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Begin With The End In Mind

This week's parsha contains the account of G-d's giving the Torah to the Children of Israel on Mount Sinai. About that great event the Torah states: "...And all of the people in the encampment trembled.(Exodus 19:16)" At the time that the Torah was given, and the presence of The Creator descended on Mount Sinai, the people who were gathered there trembled from fear. Rabbi Yeruchem Levovitz questioned the fear of the Children of Israel. "G-d was coming to give valuable gifts, and not to punish them. Why then, would they be so filled with fear?

Reb Yeruchem quotes an analogy to illustrate the answer. Once a wealthy man stood up with a purse filled with gold coins and announced that anyone who wished to borrow money from him was welcome to do so. Upon hearing his announcement, everyone began running in the other direction. No one wished to borrow money from him. Why was everyone running away? The reason is that it was known that when he comes to collect, no one can stand up to him. What would be if, by some chance, they would not have the money at the time the debt was due to be repaid? So too, G-d came down on Mount Sinai to give the Ten Commandments on which the world is founded, and the Children of Israel were trembling - what will be when G-d comes to exact payment from those who transgressed the words of the Torah?

Reb Yeruchem explains that the Children of Israel didn't just think of the here and now. They understood that G-d may be giving them a valuable gift, but there is a responsibility attached to it. They understood the gravity of accepting G-d's Torah, and it instilled fear in them, and they visibly trembled The Torah is life-giving, and its fulfillment carries with it a great reward, yet the Children of Israel hesitated and trembled because they looked at the whole picture - that there was an expectation from G-d, and consequences for not carrying it out successfully.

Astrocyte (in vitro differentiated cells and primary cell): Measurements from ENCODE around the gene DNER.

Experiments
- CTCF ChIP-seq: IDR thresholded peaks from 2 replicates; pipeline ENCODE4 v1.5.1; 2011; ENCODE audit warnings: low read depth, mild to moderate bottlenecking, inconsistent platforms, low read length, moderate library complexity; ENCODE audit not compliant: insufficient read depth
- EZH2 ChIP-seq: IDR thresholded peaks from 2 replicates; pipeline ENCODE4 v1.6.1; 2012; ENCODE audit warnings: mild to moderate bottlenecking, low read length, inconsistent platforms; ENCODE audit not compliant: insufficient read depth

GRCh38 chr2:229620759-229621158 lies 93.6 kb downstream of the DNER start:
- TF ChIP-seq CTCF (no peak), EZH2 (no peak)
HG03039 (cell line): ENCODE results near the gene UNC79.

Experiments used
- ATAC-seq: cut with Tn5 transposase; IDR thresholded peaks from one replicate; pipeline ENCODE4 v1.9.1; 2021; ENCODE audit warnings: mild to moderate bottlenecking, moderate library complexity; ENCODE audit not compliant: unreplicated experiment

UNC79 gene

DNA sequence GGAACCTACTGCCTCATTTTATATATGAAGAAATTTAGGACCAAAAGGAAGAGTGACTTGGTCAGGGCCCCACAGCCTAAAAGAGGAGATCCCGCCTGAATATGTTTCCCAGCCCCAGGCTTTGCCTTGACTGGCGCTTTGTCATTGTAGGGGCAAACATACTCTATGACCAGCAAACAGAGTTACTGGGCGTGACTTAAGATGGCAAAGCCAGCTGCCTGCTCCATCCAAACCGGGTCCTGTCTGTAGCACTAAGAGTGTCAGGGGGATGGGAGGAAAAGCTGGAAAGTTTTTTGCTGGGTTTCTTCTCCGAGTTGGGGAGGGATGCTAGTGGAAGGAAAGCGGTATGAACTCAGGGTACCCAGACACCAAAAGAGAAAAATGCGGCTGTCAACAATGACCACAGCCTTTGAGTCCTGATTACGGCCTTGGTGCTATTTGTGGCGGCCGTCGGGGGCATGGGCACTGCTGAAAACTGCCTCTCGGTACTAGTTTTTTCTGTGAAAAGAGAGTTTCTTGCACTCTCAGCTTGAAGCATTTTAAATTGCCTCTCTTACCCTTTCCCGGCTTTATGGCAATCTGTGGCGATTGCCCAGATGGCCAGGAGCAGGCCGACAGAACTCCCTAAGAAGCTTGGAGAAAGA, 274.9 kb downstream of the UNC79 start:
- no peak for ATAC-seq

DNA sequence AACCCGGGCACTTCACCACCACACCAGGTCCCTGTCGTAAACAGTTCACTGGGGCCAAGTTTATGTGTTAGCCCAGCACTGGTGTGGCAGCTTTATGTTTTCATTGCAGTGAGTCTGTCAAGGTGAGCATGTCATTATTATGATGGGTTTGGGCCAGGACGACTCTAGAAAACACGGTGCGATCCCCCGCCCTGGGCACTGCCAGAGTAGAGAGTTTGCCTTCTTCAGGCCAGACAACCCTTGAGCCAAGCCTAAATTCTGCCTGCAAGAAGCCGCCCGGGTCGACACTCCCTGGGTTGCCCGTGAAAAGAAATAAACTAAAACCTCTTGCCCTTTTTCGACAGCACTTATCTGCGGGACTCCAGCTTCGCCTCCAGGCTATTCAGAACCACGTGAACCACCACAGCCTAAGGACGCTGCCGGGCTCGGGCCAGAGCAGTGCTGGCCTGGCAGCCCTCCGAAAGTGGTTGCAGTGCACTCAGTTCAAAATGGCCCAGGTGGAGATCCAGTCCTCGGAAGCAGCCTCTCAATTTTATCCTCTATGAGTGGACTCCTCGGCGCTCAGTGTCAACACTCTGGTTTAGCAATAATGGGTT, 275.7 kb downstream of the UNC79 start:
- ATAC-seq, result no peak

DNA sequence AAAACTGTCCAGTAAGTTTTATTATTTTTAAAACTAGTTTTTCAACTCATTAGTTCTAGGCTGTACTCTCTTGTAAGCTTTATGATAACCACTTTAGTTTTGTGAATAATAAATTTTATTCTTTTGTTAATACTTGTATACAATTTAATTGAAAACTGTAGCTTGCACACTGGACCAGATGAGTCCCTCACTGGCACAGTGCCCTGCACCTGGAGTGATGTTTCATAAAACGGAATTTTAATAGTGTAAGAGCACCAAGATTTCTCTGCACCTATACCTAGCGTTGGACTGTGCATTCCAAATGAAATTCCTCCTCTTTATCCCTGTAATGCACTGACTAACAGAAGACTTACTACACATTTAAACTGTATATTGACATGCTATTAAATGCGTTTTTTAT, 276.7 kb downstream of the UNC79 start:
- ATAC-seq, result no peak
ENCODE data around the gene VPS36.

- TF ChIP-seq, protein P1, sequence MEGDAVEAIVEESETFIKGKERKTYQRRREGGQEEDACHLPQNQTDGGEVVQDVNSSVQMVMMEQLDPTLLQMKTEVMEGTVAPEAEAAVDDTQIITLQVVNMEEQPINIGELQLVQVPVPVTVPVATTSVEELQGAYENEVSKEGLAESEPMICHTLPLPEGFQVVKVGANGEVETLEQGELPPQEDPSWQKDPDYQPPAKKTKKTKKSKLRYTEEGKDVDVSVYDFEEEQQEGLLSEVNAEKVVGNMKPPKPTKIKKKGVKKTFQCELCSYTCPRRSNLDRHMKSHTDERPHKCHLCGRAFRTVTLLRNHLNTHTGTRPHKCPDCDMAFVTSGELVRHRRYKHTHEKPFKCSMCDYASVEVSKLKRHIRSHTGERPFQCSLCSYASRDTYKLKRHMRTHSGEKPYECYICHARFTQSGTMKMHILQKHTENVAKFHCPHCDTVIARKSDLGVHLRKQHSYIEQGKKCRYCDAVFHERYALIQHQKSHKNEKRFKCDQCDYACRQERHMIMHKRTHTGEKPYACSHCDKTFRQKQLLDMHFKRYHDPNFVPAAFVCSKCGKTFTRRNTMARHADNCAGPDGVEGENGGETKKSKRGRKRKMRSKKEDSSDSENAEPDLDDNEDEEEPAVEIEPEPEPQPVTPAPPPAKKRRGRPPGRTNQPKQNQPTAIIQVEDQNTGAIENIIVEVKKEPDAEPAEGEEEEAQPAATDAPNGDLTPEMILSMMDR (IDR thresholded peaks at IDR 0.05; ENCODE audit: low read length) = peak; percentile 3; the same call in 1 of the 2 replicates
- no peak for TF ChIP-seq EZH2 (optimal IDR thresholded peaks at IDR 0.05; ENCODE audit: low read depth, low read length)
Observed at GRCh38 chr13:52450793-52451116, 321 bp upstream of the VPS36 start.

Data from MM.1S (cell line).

Reb Yeruchem explains that there is another personality trait we find in contradistinction from fear. That is false confidence. There are some people who only see why they have nothing to worry about in any given endeavor. They don't take any possible risks into consideration, and in the end they find themselves in terrible danger and unfortunate predicaments.

Reb Yeruchem identifies the trait of "fear," taking every possibility into consideration, as positive in other ways as well. He explains that when it comes to compromising one's principles, a person who fears would not make excuses and give in. Someone who does not take possible risks in consideration always finds a reason why "in this case" principles can be compromised. Such a person is always plagued in the end by regrets. Several times in the Torah the positive trait of "fear" is noted in people who could have had good excuses to violate his/her principles, but didn't. For example, Abraham, whom G-d commanded to bring Isaac as an offering to G-d. Abraham did all he could to fulfill G-d's directive, and made no excuses, as valid as they would have been. Abraham is referred to as "someone who fears G-d." Needless to say, the fear we are discussing here is a healthy, positive concern for one's well being which leads to thoughtful action, as opposed to neurotic, baseless fear which leads to being petrified and unable to act.

We said that the Children of Israel trembled when G-d descended on Mount Sinai to give them the Torah. By extension we should note that on a constant basis G-d gives us life - a miraculous gift. Perhaps we need to tremble when we think about what we will answer when He comes to take it back!? It might be worth our while to apply this trait of "fear" accordingly when we make decisions in our lives, and when we think about living by principles, and being accountable for our actions. Perhaps we need to wonder whether we should rely on the excuses we sometimes make, or if maybe we are better than that. Are we only living for the here and now, or should we invest our energies in the future? Are we using this gift from G-d the way He intended us to? Our forefathers, The Children of Israel, answered these questions for themselves 3300 years ago. Let us take the time as well to give these questions some serious thought.

Good Shabbos!

Text Copyright © 2002 Rabbi Dovid Green and Project Genesis, Inc.



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